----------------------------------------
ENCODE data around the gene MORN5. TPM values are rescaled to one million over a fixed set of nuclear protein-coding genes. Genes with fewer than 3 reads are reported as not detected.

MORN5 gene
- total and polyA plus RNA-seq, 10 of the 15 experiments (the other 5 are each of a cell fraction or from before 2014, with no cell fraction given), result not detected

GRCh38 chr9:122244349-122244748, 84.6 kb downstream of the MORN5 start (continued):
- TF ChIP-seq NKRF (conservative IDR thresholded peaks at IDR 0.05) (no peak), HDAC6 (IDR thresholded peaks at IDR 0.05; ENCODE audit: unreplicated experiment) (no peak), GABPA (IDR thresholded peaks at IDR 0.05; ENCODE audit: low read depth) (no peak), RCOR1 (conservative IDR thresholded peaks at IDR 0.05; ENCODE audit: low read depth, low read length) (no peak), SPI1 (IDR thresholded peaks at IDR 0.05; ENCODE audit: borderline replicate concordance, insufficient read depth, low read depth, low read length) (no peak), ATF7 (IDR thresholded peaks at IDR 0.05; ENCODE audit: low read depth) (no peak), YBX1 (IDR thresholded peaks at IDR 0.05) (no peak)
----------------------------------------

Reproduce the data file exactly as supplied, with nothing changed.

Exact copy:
ENCODE data around the gene MORN5. TPM values are rescaled to one million over a fixed set of nuclear protein-coding genes. Genes with fewer than 3 reads are reported as not detected.

MORN5 gene
- total and polyA plus RNA-seq, 10 of the 15 experiments (the other 5 are each of a cell fraction or from before 2014, with no cell fraction given), result not detected

GRCh38 chr9:122244349-122244748, 84.6 kb downstream of the MORN5 start (continued):
- TF ChIP-seq NKRF (conservative IDR thresholded peaks at IDR 0.05) (no peak), HDAC6 (IDR thresholded peaks at IDR 0.05; ENCODE audit: unreplicated experiment) (no peak), GABPA (IDR thresholded peaks at IDR 0.05; ENCODE audit: low read depth) (no peak), RCOR1 (conservative IDR thresholded peaks at IDR 0.05; ENCODE audit: low read depth, low read length) (no peak), SPI1 (IDR thresholded peaks at IDR 0.05; ENCODE audit: borderline replicate concordance, insufficient read depth, low read depth, low read length) (no peak), ATF7 (IDR thresholded peaks at IDR 0.05; ENCODE audit: low read depth) (no peak), YBX1 (IDR thresholded peaks at IDR 0.05) (no peak)